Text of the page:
Indeed, Thiago Alcantara‘s performance in midfield against a Marcelo Bielsa side known for their relentless pressure was stunning to behold and surely the Spaniard‘s best since moving to the club from Bayern Munich in September 2020.
Regarded as one of the best midfielders in Europe during his time in Germany, the injury crisis at Anfield last season robbed the former Barcelona youngster of a coherent team to operate in, leading to some doubts as to whether he was the right signing for the club.
Against Leeds, however, it was he who brought control.
According to FBREF data, the 30-year-old completed 58 of his 61 attempted passes, boasting an impressive success rate of 95.1%. No player on the pitch could better that and, crucially, 7 of those were played into the final third, which also led the way in the overall match statistics.
Although Leeds’ ability to press their opposition has been widely praised since Bielsa’s appointment, 10 of Thiago’s passes were made when harried by the home side.
Arguably, one of the reasons the player isn’t always the most talked about on the pitch is because of his lack of goals and assist. Still, there is so much more to football than that, and his ability to pull strings from deeper positions is what can help make his teams so successful, as it did during Bayern’s Champions League triumph over Paris Saint-Germain in his final game.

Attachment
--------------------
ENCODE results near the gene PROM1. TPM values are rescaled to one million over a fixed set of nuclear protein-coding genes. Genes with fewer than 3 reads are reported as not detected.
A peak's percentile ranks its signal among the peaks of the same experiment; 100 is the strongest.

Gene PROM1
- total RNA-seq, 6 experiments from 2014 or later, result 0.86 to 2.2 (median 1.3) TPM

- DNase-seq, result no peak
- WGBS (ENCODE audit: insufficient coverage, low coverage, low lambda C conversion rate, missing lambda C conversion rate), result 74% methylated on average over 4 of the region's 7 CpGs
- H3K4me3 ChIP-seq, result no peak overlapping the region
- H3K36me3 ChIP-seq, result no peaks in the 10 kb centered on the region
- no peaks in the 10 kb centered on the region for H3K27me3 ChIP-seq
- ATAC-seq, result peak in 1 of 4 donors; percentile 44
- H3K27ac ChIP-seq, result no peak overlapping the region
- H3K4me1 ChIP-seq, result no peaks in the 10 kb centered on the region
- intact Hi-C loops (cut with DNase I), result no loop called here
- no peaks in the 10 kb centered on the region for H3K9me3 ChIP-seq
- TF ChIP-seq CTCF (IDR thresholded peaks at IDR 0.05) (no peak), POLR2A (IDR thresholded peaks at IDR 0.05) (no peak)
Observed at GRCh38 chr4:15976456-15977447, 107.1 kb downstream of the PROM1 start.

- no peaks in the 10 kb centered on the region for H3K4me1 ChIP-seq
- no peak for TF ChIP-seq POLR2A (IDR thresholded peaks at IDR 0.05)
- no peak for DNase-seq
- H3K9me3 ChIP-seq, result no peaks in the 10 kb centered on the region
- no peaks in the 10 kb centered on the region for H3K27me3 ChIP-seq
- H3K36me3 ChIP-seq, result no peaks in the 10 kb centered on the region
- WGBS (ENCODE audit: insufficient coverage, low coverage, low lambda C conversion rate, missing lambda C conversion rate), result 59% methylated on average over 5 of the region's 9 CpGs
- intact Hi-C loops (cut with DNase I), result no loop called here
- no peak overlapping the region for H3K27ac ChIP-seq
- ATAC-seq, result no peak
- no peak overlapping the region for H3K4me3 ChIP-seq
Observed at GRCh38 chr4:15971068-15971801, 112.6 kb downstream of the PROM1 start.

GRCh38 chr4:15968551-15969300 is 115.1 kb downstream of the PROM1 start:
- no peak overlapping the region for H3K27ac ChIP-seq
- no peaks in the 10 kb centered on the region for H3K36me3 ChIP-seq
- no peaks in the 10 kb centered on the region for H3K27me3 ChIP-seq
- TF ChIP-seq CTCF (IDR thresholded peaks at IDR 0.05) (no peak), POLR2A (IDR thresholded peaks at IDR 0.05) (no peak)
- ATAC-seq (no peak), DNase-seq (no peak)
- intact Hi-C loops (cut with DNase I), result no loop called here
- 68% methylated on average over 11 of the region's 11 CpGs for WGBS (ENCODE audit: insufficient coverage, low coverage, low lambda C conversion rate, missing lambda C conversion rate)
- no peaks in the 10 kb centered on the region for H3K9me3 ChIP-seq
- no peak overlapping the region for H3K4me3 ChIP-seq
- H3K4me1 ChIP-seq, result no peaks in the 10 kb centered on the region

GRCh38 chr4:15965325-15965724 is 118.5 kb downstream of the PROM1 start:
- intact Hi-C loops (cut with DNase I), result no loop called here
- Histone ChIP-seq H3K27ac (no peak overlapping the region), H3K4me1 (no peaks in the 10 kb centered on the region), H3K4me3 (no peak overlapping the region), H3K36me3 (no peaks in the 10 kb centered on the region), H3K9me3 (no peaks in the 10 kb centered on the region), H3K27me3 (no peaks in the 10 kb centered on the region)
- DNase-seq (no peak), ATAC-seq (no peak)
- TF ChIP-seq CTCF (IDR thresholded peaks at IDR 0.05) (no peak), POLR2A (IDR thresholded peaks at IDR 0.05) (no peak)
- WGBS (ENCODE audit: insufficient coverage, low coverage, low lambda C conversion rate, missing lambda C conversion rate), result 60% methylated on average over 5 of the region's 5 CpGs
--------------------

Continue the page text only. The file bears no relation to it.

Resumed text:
He did, however, manage to tee up Sadio Mane for Liverpool’s third goal yesterday afternoon.
Speaking on Sky Sports after the game, pundit Jamie Redknapp waxed lyrical about the Spanish international.
“I thought he was fantastic,” he said.
“I listened to a lot of people last year talk about Thiago. When Liverpool go on a bad run, people say he slows the play up, he can’t handle the intensity, absolute garbage!
“This guy is one of the best technicians you will see in world football.
“Doesn’t matter what kind of pressure you put him under, he’s never panicked. He relaxes on the ball.
“He is incredible to watch and it did my head in last year listening to people who don’t understand the midfield role of how to keep the ball, what to do, where to be in the right position, how to show quality, how to set people up for chances.
“Because they’re always looking for a scapegoat, someone to say [about] ‘oh it’s their fault’.
“He is brilliant.”